Compagnie Industrielle et Commerciale Cinématographique
The Artist, Michel Hazanavicius' delightful mash note to the silent cinema, is looking like a sure bet for heavy recognition at this year's Oscars, racking up three SAG Award nominations, five Independent Spirit Award nominations, and six Golden Globe nominations, in addition to awards for best film of the year from the Boston Society of Film Critics, the New York Film Critics Circle, the Phoenix Film Critics Society, and the Washington DC Area Film Critics Association. It's easy to see why film critics in particular have taken to it: it evocatively tells the story of the end of the silent era as a silent movie, complete with black-and-white photography and period music (even using the traditional 1.33:1 aspect ratio).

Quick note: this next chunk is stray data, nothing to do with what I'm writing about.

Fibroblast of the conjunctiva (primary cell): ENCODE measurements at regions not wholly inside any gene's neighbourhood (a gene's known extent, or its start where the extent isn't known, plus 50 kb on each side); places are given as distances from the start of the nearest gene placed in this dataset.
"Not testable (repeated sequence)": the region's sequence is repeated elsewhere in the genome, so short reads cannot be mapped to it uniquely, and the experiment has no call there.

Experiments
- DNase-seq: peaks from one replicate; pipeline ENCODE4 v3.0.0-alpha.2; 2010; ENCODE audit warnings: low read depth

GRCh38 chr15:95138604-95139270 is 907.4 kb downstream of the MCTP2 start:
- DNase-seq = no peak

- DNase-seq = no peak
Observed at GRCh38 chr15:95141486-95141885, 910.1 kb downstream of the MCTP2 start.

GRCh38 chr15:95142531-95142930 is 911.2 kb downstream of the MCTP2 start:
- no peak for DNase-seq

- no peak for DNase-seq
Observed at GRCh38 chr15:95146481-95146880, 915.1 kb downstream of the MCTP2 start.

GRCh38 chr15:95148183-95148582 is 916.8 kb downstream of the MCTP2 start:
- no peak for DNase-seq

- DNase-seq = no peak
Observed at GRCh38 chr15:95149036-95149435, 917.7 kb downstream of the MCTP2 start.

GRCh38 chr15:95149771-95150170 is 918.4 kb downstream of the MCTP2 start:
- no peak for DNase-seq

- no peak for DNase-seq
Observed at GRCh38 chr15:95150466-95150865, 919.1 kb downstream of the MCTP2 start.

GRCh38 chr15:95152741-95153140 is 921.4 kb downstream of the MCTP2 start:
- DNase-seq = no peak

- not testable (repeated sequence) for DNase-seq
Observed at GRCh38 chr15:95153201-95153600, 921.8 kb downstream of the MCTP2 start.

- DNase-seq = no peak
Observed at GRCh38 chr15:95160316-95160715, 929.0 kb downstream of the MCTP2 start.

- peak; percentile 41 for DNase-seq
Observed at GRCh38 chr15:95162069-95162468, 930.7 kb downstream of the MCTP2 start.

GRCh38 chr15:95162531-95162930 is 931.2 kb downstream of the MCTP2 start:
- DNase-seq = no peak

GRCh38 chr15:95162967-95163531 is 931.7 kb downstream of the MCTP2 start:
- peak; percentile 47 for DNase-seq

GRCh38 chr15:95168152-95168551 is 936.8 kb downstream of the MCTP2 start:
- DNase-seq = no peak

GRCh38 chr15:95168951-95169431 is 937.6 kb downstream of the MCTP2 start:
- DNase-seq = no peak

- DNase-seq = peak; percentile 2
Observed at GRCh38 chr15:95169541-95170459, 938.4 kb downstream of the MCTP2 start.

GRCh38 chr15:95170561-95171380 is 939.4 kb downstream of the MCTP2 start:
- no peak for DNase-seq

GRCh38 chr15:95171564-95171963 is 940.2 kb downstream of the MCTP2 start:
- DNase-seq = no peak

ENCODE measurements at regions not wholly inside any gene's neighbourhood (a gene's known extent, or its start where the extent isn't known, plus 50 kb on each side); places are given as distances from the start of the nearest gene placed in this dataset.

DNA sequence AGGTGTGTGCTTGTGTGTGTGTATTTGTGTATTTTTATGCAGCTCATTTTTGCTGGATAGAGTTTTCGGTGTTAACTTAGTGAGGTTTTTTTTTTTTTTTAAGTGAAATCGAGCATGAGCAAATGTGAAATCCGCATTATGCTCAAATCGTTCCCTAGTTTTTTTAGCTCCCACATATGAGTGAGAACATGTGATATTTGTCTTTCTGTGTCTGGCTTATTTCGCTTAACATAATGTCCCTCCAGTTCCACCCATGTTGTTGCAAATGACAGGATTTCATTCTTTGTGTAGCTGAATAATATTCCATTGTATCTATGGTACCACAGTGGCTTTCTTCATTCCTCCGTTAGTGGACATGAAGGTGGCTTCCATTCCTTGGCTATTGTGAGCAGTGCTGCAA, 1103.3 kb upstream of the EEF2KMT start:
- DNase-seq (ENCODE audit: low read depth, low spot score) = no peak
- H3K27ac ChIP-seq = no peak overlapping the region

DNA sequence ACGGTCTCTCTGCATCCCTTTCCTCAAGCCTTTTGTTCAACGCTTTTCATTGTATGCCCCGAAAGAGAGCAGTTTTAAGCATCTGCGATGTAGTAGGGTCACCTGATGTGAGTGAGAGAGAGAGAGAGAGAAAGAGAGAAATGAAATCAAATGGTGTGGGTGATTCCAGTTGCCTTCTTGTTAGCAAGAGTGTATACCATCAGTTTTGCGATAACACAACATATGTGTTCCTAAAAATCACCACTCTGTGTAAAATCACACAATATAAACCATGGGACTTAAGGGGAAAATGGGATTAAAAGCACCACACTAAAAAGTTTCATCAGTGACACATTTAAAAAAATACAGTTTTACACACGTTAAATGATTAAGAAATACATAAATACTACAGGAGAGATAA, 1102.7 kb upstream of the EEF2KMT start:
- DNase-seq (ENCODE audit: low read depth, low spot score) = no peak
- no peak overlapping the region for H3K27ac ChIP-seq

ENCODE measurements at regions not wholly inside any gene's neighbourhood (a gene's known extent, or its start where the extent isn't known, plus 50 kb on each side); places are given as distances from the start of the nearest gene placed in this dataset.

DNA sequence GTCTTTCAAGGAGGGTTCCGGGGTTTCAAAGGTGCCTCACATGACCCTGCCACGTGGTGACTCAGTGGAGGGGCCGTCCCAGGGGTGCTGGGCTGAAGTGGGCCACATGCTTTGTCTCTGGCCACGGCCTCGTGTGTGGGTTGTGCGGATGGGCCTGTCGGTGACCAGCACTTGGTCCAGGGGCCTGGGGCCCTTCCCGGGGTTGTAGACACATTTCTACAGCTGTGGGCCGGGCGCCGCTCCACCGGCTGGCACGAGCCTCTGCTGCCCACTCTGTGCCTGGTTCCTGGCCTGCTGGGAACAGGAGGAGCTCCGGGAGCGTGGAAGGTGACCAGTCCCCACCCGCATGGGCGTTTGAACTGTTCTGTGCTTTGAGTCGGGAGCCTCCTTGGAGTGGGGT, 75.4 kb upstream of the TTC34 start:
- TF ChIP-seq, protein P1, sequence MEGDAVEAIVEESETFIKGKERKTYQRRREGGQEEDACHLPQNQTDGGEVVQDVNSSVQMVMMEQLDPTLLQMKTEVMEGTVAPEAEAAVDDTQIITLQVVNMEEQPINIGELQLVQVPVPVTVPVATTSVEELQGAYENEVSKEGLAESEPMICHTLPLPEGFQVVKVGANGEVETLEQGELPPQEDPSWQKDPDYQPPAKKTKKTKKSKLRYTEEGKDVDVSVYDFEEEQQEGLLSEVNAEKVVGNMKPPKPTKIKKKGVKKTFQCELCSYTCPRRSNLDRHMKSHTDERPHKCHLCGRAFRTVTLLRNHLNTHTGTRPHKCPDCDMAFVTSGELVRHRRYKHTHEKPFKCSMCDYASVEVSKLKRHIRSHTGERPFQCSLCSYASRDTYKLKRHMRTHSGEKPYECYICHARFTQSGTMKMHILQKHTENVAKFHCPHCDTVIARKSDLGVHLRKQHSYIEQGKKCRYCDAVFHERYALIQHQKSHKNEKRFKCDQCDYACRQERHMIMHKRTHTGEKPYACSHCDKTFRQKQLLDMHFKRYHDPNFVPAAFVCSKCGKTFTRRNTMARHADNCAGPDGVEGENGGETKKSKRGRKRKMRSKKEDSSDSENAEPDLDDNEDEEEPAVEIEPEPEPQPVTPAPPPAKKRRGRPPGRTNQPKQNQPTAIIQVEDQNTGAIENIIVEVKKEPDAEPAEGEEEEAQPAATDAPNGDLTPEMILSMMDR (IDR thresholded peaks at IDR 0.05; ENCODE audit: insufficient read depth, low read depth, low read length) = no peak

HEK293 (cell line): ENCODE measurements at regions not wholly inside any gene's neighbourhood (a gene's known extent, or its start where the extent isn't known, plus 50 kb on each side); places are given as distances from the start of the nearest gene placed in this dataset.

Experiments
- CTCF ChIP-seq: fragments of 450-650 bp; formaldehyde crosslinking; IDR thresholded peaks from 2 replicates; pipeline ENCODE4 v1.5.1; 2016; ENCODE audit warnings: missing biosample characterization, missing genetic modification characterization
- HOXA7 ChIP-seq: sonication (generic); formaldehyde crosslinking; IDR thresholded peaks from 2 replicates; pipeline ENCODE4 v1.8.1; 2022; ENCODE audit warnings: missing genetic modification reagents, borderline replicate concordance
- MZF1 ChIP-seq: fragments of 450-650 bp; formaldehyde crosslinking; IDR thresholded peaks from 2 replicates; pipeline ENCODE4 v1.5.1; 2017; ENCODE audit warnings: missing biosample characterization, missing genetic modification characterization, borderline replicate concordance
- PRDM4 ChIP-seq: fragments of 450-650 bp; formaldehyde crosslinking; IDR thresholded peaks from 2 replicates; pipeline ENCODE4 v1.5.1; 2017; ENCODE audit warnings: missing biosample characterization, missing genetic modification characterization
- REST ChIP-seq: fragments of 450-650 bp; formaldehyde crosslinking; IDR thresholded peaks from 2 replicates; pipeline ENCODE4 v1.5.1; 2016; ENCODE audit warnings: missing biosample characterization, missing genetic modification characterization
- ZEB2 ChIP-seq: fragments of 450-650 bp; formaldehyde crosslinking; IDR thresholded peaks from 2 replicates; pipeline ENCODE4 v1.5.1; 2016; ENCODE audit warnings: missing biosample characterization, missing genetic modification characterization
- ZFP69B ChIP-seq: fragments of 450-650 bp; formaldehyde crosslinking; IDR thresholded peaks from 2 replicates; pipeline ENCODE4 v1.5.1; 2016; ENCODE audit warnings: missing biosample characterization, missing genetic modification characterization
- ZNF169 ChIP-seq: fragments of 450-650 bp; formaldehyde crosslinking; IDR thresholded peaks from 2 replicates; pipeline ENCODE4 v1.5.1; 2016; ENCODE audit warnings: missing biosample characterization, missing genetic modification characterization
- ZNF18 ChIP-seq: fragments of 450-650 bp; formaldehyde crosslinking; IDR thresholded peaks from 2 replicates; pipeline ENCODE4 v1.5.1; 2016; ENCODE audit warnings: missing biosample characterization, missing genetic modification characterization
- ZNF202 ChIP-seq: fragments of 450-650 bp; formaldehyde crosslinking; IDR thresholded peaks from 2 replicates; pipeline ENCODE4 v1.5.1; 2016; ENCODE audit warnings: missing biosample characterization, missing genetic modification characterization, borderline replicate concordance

But it's not the first sound-era film to ape the silent style; aside from Chaplin's final silent pictures, done well after sound had taken over, there's Mel Brooks's 1976 slapstick tribute Silent Movie, and Charles Lane's 1989 indie Sidewalk Stories. What's more, countless sound directors have used silent storytelling techniques to great effect, eschewing dialogue (and sometimes even sound effects) to work their narrative beats via purely visual means. Here we've assembled ten great "silent" scenes from the sound era.
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